“In light of this success, I want to commend our witnesses here today. I also want to commend Colonel Estee Pinchasin, Commander of the Baltimore District, who has joined us here as well. She has demonstrated remarkable leadership throughout this disaster response.

“Next, we will assess the impact the collapse has had on Baltimore’s communities and economy. Thousands of people have had their lives disrupted and the economic impacts of this disaster are still being felt across Baltimore and the state of Maryland.

“Prior to its collapse, more than 30,000 vehicles traveled over the Key Bridge each day. Many of the trucks carrying cargo in and out of the Port of Baltimore had to be rerouted onto roads in nearby neighborhoods, which has worsened air quality in surrounding communities. As the response efforts continue, it is essential that we address the far-reaching effects of this disaster on the city and on the region.

“Finally, with debris removal nearly complete and the federal channel back in full operation, much of the work remaining to be done will now focus on rebuilding the bridge. Planning efforts are still underway, and rebuilding the bridge will be an immense effort that will very likely require continued collaboration between state, federal and local agencies for years to come.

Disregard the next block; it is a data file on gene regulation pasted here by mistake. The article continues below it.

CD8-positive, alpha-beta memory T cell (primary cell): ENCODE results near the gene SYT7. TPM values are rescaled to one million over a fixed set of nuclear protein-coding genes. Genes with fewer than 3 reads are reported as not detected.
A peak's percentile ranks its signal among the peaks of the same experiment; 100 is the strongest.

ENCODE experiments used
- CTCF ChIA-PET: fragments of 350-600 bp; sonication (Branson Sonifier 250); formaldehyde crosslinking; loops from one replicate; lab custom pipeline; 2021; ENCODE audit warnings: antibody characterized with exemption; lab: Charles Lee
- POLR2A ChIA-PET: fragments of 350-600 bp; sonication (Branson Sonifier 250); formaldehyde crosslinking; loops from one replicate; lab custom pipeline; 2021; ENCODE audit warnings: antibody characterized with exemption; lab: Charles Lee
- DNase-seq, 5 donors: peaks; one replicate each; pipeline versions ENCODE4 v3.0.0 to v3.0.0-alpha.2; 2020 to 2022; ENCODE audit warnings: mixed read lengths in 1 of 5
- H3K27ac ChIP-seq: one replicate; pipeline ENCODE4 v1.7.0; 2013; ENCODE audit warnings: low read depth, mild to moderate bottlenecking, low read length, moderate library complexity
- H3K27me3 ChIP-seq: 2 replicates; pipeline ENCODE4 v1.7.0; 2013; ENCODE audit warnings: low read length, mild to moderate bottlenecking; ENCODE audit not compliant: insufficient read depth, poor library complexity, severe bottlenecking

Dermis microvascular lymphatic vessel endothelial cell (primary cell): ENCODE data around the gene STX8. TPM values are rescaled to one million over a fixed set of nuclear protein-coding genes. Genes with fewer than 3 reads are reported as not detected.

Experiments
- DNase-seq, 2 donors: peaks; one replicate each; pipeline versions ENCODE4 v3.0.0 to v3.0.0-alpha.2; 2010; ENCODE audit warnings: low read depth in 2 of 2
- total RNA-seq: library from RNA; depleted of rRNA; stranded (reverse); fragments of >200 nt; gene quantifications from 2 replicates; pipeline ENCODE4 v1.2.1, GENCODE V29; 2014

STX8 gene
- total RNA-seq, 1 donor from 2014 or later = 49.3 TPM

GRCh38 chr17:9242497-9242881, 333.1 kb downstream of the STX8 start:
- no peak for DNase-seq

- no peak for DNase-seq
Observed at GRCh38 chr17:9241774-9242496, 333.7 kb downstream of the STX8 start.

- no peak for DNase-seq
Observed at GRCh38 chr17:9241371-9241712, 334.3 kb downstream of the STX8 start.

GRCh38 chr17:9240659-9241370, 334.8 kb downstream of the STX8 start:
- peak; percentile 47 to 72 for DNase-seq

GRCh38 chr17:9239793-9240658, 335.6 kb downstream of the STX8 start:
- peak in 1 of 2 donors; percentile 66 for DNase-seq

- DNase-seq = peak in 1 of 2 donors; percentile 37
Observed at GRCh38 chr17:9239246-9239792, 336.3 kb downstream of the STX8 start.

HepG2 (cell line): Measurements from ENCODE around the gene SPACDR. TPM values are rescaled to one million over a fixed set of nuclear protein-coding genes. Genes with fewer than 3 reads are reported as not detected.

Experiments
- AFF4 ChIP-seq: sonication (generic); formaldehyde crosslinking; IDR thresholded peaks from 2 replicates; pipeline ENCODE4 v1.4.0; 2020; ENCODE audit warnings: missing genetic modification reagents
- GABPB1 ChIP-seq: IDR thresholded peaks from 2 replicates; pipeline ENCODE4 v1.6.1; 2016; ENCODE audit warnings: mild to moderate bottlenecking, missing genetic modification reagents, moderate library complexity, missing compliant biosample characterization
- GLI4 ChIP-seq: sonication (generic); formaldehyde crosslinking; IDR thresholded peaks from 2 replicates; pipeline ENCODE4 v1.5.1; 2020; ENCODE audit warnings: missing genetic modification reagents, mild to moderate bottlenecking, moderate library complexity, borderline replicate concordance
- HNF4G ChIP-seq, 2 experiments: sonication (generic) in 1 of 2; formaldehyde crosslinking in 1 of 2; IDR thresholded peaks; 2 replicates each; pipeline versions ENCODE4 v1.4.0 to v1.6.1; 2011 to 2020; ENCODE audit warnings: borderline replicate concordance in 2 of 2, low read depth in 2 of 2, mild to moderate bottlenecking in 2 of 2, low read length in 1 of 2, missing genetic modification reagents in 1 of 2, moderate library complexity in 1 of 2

“Rebuilding the bridge is also expected to be a large financial undertaking. President Biden has committed the resources of the federal government to help Maryland rebuild. With that said, Administrator Bhatt testified before this committee last month that the proceeds of insurance payments and other future claims will be used to reimburse the federal government for a considerable portion of the cost of rebuilding the bridge.

“Today’s hearing probably could not have come at a more opportune time. The president has just submitted a supplemental appropriations request to Congress. The $3.1 billion in emergency response funding that the president requested for the Department of Transportation would support efforts to address this disaster and a number of other disasters that have not yet received assistance. That includes a major mudslide in Jackson, Wyoming, as well as tragic losses in Maui last year and other recent disasters across the United States. Passing the supplemental will be the most expedient path to address not only the needs of Baltimore but also the needs of a number of other states awaiting assistance.

“In closing, I believe that when all levels of government work together to safeguard and invest in our infrastructure, it makes our communities better, stronger and safer. And, I believe that it is our shared responsibility to make these investments.

“There is no doubt that we still have significant work ahead of us to continue to build and rebuild the infrastructure that America will need for the 21st century. We look forward to hearing from our witnesses about the coordinated response to the events that transpired on March 26th and the work that still lies ahead to rebuild the Key Bridge.